During the Feb. 2 New Jersey Senate Judiciary Committee hearings on the state marriage equality bill, Greg Quinlan president of Parents and Friends of Ex-Gays & Gays (PFOX, pictured right) testified against the bill by saying that homosexuals, with therapy, can convert into heterosexuals -- a notion discredited by the American Psychological Association.
Nevertheless, Quinlan and his practices have found dissemination through Maryland's Montgomery County school system, Super Bowl XLVI commentator David Tyree and various religious and media figures around the world -- even as evidence builds of the harm these programs inflict on young Americans.
During his testimony, Quinlan said in part:
"Homosexuality is not immutable. People do change. People have a right of self-determination. They can choose to change from being gay to straight. Why can't they choose to change from being straight to gay? People do it all the time. There are many ex-gays. Anne Heche, to name one. Sinead O'Connor. And myself."
PFOX itself came under scrutiny last week for distributing ex-gay literature to Maryland high schoolers, something Montgomery County Public Schools spokesperson Dana Tofig says the school system must allow due to PFOX's status as a registered 501(c)3 nonprofit.
Gay conversion therapy has found unlikely national supporters over the past years, including two figures highlighted by the Feb. 5 National Football League Super Bowl game.
Regular CNN contributor Rowland Martin (pictured left) found the Gay and Lesbian Alliance Against Defamation calling for his termination in light of a tweet questioned by advocates and others that he made in response to a Super Bowl ad for the H&M David Beckham underwear line. GLAAD also mentioned Martin's ongoing record of homophobic comments, some of which include support for his wife's "successful" ex-gay therapy work.
Former New York Giants wide receiver David Tyree -- who provided NBC Super Bowl pre-show analysis yesterday -- publicly tweeted his loving support for "former homosexuals" earlier last year, around the same time that he emerged as a spokesperson for the National Organization For Marriage -- saying that gay marriage in New York would lead to "anarchy."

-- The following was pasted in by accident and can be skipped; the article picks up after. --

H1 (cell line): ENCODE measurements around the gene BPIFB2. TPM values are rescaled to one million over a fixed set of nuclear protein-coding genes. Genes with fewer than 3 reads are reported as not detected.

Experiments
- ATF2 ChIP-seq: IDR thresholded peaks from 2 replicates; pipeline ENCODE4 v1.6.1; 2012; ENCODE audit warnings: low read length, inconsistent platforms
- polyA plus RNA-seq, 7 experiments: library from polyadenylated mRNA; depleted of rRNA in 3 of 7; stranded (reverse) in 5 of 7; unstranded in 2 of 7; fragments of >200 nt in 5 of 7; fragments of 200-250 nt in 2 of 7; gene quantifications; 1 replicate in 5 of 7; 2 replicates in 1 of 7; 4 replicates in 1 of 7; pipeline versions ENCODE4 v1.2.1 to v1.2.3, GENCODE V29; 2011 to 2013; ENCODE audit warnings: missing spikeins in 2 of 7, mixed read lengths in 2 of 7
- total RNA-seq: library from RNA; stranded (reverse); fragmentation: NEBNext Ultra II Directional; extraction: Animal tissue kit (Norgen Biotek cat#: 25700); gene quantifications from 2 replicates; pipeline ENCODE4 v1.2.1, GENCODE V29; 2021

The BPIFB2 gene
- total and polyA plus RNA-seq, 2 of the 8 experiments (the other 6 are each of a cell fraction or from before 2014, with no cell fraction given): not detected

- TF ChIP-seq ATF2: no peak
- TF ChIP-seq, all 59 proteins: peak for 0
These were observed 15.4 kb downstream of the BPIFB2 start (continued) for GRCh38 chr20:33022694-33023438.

But more directly religous supporters of the therapy also have made headlines more recently.
This past week, the Maine Catholic Diocese of Portland announced an expansion of its ex-gay "Courage" ministry purportingconversion via a celibate 12-step program.
At the same time, former Canterbury Archbishop Reverend Lord Carey recieved criticism for supporting the professional reinstatement of Lesley Pilkington, a Brish therapist barred from practice for using ex-gay therapy; both the British Association for Counselling and Psychotherapy and the Royal College of Psychiatrists have called ex-gay therapy "absurd."
Finally, also outside the U.S., LGBT Rights United Arab Emirates denounced a recently released six-minute video entitled "Be Yourself," which depicts an effeminate man "turned straight" by adopting masculine gestures, shortened hair, nails and a lower voice.
Both at home and abroad, the fact that, as its site says, "since 1974, the American Psychological Association (APA) has opposed stigma, prejudice, discrimination, and violence on the basis of sexual orientation and has taken a leadership role in supporting the equal rights of lesbian, gay, and bisexual individuals," efforts to "change" LGB people remain an ongoing practice and a regular source of public commentary.
Meanwhile GLAAD rebuked Univision—the largest Spanish-language TV network in America—for showing an interview with a Guadalajara-based "ex-gay" therapist and his successfully converted patient. GLAAD noted that, "(ex-gay) organizations like Exodus (International) are often not licensed and have been discredited by major mainstream psychological associations…"
Indeed. Even Exodus International President Alan Chambers (pictured right) said this last year that, “99.9 percent of the people I know (who have been in ex-gay therapy) have not changed their sexual orientation;" a statement he has spent this new year trying to explain in public.
Chambers joins two other former ex-gay luminaries—Sergio Viula, founder of Brazilian evangelical ex-gay group Movement for the Healthy Sexuality (MOSES) and John Smid, executive director of Love in Action Executive Director—both of whom said that they've never met a gay person actually turned straight by ex-gay therapy.
GLAAD's rebuke of Univision's segment included a mention that, "The Ecuadorian government has discredited and declared illegal these so-called treatments, and has affirmed its commitment to investigate any centers that offer them."
After 100,000 people petitioned the Ecaudorian government to close down the country's over 200 ex-gay camps—places that, according to ex-participants reports, “cure” lesbians and other GBTs through battering, sexual abuse, starvation, sleep deprivation, threat of rape, constant ridicule, forced cross-dressing, and being urinated upon—the country's Ministry of Public Health began shutting down such camps.
But American LGBTs get subjected to such camps as well.
Last week, the The Jewish Press defended itself against angry detractors for publishing a recent op-ed by Chaim Levin, a young Jewish man who went to an ex-gay program recommended by the Orthodox Jewish community; Levin's psychological abuse included being forced to undress and sexually expose himself to an unlicensed "life coach."
And even today, the internet buzzed about a documentary-in-development called Kidnapped for Christ which follows the months-long rescue of a gay 18-year old sent to a laborious Dominican Republicex-gay camp against his will.